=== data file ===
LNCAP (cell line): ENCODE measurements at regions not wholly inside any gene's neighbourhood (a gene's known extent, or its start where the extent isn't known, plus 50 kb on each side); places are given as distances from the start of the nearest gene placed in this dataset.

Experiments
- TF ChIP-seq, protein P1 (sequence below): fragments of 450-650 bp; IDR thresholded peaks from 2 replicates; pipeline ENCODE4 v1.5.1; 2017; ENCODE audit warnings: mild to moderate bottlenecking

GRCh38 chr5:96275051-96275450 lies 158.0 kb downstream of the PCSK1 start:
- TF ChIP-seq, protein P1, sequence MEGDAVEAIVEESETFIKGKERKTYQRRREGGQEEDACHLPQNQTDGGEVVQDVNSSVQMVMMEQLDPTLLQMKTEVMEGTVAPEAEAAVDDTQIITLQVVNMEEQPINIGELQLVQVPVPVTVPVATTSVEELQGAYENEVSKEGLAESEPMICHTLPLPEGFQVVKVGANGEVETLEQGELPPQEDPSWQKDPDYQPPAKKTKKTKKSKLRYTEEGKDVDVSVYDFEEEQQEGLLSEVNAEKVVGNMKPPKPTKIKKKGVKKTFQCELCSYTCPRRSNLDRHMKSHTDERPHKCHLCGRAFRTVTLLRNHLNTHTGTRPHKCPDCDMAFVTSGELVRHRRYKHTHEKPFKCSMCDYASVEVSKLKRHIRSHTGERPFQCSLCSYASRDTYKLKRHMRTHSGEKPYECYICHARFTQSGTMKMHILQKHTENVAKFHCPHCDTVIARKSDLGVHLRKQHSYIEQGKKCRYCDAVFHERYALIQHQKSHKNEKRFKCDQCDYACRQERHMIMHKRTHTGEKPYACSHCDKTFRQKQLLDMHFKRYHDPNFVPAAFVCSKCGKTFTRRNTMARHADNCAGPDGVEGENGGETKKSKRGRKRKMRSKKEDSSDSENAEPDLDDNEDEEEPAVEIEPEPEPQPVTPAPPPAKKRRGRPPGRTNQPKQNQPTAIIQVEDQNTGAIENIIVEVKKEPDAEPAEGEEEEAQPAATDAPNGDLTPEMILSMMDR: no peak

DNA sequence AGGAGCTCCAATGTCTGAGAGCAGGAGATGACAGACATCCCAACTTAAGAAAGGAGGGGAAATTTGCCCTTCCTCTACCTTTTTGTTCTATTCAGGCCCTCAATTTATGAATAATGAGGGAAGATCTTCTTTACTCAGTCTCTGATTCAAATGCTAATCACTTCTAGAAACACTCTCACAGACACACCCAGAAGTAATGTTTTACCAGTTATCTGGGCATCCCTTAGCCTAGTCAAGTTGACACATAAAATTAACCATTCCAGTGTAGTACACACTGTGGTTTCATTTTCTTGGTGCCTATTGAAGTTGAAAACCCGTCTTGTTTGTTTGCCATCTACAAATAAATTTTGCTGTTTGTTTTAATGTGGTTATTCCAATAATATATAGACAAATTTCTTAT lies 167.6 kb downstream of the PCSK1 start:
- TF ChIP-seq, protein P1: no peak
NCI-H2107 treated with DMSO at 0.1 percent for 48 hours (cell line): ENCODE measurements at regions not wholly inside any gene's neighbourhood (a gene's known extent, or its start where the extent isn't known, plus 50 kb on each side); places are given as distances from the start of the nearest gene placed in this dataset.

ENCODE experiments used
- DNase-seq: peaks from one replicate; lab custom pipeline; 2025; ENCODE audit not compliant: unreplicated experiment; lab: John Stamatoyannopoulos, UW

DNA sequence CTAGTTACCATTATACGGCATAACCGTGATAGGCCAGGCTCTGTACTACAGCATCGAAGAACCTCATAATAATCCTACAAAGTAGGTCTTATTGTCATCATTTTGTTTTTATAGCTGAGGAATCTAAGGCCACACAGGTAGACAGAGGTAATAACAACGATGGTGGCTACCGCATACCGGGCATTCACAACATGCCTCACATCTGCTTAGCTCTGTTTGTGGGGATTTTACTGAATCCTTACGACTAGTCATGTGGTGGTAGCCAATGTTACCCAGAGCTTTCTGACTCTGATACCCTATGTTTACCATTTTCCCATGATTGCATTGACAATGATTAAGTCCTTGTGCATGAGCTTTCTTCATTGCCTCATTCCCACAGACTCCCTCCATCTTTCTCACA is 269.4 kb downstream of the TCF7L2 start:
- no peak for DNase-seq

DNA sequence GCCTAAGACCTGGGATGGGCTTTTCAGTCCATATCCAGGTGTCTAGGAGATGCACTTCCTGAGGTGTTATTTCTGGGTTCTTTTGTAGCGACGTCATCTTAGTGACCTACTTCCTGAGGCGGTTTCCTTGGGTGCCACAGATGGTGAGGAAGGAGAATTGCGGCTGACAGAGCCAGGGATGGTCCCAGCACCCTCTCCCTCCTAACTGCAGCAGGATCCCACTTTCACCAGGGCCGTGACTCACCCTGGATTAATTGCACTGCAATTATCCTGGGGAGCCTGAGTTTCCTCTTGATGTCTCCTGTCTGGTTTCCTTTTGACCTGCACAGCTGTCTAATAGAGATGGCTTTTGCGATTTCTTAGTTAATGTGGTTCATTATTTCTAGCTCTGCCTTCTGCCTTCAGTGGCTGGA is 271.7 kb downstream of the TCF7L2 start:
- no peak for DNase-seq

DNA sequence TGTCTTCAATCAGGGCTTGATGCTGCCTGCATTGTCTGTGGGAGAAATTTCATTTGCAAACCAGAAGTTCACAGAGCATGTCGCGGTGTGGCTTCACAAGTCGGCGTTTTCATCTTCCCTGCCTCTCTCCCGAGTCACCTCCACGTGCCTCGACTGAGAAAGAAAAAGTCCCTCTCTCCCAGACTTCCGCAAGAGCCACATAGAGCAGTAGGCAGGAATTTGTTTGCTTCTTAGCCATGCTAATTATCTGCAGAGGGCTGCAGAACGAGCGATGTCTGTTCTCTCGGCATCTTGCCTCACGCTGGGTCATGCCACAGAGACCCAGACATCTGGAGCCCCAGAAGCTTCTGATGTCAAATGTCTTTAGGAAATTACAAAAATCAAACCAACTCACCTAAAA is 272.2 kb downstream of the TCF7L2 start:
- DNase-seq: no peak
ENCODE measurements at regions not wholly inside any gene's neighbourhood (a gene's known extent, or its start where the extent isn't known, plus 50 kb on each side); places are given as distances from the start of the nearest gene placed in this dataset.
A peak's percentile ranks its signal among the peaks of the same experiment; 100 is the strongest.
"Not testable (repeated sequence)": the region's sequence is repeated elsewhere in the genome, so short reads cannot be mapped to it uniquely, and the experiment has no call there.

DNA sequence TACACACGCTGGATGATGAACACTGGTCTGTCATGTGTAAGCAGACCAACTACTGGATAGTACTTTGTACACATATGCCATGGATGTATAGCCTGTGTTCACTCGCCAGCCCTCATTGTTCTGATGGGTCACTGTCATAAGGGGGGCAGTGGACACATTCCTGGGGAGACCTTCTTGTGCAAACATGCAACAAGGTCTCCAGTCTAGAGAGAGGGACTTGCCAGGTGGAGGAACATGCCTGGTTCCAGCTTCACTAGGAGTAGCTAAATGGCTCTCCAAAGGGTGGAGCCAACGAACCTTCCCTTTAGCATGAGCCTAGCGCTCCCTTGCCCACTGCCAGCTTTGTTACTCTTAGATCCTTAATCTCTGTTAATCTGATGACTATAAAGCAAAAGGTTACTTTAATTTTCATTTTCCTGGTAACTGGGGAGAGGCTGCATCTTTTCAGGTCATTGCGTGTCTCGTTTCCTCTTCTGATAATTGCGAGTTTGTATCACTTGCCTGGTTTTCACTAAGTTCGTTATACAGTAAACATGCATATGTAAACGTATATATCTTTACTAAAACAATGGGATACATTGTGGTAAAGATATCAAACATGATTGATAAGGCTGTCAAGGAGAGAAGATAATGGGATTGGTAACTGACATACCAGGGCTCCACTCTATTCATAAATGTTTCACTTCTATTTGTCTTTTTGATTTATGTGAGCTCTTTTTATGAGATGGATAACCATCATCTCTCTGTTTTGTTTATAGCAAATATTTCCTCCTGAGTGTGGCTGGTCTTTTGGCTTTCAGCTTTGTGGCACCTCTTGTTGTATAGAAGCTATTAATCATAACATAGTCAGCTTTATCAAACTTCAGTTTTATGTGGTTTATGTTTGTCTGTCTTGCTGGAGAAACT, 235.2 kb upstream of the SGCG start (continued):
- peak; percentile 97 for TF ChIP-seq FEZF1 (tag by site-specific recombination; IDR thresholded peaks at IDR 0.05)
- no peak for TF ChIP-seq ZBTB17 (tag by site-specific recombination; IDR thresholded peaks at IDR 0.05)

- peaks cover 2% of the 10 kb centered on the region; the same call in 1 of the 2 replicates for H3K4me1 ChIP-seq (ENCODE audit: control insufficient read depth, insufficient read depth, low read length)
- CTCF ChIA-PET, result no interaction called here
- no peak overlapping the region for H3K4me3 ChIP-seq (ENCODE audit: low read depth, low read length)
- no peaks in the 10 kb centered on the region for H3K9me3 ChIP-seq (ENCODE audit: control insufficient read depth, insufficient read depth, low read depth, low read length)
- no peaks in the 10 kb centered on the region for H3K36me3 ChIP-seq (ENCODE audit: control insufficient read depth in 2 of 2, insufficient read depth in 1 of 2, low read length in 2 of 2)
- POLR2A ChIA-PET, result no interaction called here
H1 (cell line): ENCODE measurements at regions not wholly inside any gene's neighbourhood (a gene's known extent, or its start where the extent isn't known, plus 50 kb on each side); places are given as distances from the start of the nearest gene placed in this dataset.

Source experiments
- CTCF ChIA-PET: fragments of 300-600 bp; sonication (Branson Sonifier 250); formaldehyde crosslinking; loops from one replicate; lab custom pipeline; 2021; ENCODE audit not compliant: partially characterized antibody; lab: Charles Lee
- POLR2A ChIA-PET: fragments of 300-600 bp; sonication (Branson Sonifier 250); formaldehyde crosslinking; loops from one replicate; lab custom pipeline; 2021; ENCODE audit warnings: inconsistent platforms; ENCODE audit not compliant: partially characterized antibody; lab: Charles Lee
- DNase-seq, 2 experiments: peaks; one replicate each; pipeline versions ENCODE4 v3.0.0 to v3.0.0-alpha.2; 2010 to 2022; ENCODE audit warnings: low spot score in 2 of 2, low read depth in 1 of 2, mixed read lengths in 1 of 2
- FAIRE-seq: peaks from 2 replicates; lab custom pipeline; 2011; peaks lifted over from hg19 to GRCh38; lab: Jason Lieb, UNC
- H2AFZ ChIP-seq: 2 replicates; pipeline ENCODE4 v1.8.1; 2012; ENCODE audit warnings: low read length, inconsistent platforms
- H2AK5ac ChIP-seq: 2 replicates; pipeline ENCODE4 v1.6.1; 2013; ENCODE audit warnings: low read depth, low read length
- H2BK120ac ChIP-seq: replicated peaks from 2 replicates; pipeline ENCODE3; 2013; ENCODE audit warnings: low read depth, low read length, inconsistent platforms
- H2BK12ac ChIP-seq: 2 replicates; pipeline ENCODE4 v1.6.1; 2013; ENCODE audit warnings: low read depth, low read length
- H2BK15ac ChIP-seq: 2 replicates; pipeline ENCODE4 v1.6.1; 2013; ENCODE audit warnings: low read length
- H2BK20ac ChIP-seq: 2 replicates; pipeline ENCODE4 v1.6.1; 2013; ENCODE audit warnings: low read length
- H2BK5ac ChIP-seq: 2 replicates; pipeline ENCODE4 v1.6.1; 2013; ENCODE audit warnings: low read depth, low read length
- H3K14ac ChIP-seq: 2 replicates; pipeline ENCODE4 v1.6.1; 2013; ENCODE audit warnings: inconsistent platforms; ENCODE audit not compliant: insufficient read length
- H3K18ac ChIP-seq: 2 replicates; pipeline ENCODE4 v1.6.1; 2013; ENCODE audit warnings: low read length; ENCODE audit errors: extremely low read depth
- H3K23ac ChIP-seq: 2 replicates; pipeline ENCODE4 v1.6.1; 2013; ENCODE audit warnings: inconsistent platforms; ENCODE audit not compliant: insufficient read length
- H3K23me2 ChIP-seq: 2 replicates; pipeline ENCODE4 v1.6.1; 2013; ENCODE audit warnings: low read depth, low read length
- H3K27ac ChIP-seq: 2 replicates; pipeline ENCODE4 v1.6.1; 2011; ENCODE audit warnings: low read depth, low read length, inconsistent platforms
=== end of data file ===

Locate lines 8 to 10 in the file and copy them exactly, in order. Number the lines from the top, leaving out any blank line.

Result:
NCI-H2107 treated with DMSO at 0.1 percent for 48 hours (cell line): ENCODE measurements at regions not wholly inside any gene's neighbourhood (a gene's known extent, or its start where the extent isn't known, plus 50 kb on each side); places are given as distances from the start of the nearest gene placed in this dataset.

ENCODE experiments used
- DNase-seq: peaks from one replicate; lab custom pipeline; 2025; ENCODE audit not compliant: unreplicated experiment; lab: John Stamatoyannopoulos, UW